I don’t understand how my dad selected his priorities. He wanted Della to look fabulous when they entered casinos in Vegas, but did not care if they arrived in a jalopy. He had his values, and honored them, but cared little about what mattered to others. At his memorial, one of his colleagues called him a ‘brilliant theorist,’ but my dad never turned his intelligence toward keeping his family happy. He overlooked countless signs of abuse and neglect. More than once, as an adult, I told him some of the worst stories, and he appeared outraged. But a short time later he acted like he had never heard any of it. A master of denial, he refused to see what kind of woman he had forced to raise his children.
At age fifteen, aware that I had grown stronger and more muscular than she, I confronted my stepmother. We stood halfway down the narrow corridor that led from the foyer to the bedrooms. As usual, she was angry about something, and I watched her draw her right arm back, winding up to slap me soundly across the face. For the first time, I did not cringe. The fear I normally felt in front of Della evaporated. I grabbed her wrist and blocked her from striking me. She looked at my fist squeezing her forearm as if it were a leech on her skin. She swung even harder with her left hand. I grabbed that one, too, then pinned both her wrists against the wall behind her. Staring into her eyes, we shared an odd moment of poisonous intimacy. I had a lurching sensation of the world inverting; we both knew that our relationship was about to change. Then the spell broke, and I shouted into her face with a decade of resentment distilled into nine blunt words, like viper strikes. “YOU GODDAM BITCH! DON’T YOU EVER HIT ME AGAIN!!!”
I shoved her aside and headed toward the front door. By the time I reached the exit she had ducked into the kitchen and grabbed a 10-inch carving knife. I turned in time to see her lunging toward me with the weapon overhead. My body reacted before my mind fully grasped the scene. I sprinted down the driveway into the street, yelling incoherent curses without looking back. I did not doubt she would stab me if she caught me. I pictured her hacking me with the silvery blade, desperate to retaliate against my sudden impudence, and the hundreds of times my father thwarted her desires.
After hours spent thinking about whether to return home, I ended up eating dinner with my dad and Della. She acted as if nothing had happened. We passed the margarine, picked at our food, and made small talk in the usual desultory way. I had been prepared for a blowout between my father, Della, and me, but all we had was another sad supper in the breakfast nook.
The primary influence Della had over me had been based on her ability to overpower me, to strangle me in my bed when necessary. After I stood up to her, she lost all control. Of course, from then on I slept with a razor-sharp fishing knife under my pillow. But besides taking that precaution, I had no fear of her; I did as I pleased. To my surprise, she acted more kindly toward me. When I was sixteen the two of them went to Europe for six weeks, and Della handed me the keys to her car. The gesture shocked me, since I already had use of the battered jeep they took to Mexico every year. The jeep had a hole in its muffler and drove like a corroded tank, but it got me around. For Della to lend me her Ford, knowing that I had just found my high school sweetheart, struck me as a miraculous generosity. The Mustang was a far more girl-friendly vehicle.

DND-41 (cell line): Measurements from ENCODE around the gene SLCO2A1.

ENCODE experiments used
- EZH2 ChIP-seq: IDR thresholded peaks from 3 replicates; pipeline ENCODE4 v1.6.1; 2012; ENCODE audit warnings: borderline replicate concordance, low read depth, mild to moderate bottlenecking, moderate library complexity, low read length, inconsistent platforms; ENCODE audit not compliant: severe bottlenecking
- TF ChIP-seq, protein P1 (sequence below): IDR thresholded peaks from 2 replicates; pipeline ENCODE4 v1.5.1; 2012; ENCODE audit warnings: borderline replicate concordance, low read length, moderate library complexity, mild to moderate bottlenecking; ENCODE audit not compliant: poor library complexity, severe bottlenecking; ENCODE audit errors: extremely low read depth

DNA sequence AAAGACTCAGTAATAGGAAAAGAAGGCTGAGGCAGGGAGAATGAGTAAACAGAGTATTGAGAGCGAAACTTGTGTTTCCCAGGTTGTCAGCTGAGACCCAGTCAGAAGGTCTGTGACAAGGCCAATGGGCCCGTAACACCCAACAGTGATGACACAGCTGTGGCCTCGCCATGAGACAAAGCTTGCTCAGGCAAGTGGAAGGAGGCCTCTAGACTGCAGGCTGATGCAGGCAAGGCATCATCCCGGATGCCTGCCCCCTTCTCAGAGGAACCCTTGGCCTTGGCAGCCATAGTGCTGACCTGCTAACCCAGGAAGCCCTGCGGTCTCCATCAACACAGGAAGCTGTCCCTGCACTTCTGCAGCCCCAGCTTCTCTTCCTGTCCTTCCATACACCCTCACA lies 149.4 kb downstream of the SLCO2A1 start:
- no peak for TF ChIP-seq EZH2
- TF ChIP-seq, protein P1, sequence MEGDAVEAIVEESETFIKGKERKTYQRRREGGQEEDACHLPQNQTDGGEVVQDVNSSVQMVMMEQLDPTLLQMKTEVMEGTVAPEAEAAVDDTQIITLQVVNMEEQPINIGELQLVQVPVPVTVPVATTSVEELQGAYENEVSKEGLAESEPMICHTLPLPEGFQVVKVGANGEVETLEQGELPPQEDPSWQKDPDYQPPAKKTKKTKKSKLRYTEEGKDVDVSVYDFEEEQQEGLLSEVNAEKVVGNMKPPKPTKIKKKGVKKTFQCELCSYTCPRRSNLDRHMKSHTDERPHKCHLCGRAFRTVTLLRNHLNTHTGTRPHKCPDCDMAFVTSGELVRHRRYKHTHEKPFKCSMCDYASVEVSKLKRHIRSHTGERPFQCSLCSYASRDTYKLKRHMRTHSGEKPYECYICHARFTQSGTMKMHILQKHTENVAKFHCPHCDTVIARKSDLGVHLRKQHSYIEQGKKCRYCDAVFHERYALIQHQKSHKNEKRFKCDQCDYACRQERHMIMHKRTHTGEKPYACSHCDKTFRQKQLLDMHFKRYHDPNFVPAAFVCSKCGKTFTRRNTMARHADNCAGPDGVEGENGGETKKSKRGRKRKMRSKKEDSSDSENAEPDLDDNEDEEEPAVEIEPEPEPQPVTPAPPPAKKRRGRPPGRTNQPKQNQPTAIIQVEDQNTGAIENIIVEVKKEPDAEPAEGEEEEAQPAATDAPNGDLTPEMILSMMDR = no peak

Although the car was a boon to a teenager with an empty house and a new girlfriend, it was an embarrassment to Della. The chrome had lost half of its luster, and the paintjob was about as shiny as dust. The vinyl upholstery had small tears along the seams, where foam the color of dried egg yolk protruded. At the start of my senior year my dad gave in and bought Della a used Fiat convertible. It looked nice, but she felt frightened driving a car so small. When she figured out the car required repairs almost every month, she changed her plan of giving me the Mustang to take to college, and let me have the Fiat instead. I would have preferred the Ford, with its V-8 engine. Even so, I loved to zip the little green convertible along the winding roads of the coastal mountains. Sadly for Della, it would be another twenty years before my dad broke down and bought her a brand new car. Even then, her fantasy of automotive luxury was destroyed when he insisted she settle for a Geo Prism instead of a Lexus or even a Camry.
She gave the Mustang to my sister when it was thirty years old, and had logged at least 400,000 miles. The engine had been rebuilt three times, the transmission twice. The suspension creaked, and the car seemed to tilt a bit to the right. Jan was thrilled to have any ride at all, but the vehicle quickly died. Unable to afford even minimal repairs, my sister left it parked in her rented garage, where mice moved into the seat cushions, and generations of spiders built webs on the steering wheel and instrument panel.
Della died in February of 2007. The last time I saw her she could hardly be recognized; she was suffering in the final stages of breast cancer. Hairless and bloated, her jaundiced skin looked like beeswax. She appeared worn out and vulnerable, like a discarded doll. I had driven seven hours to visit her in her deathbed, in the house where I grew up. I yearned for a final reconciliation.
Why did I bother? Partly, I thought myself over the abuse and ready to forgive; I seldom woke up screaming anymore. I also remembered the circus, the cowboy movies, the pastries, and occasional generosity. My wife worried that my desire to reach out sprang from the same loyalty a prisoner feels toward his concentration camp guard. I hoped Della would depart with a mother’s affection for me, as the only son she ever had. Childhood dreams can be tenacious.
On the first day, we both worked at sharing a good visit. We avoided talk of the past, and spent quiet time together. Her brother, who had come down from Oregon to assist Della in her final days, kept his distance. I appreciated that he let me have time with her. That night, I held Della’s hand as we watched television side by side. Before tucking in I called my wife to tell her how well things were going. She cautioned me to not expect too much.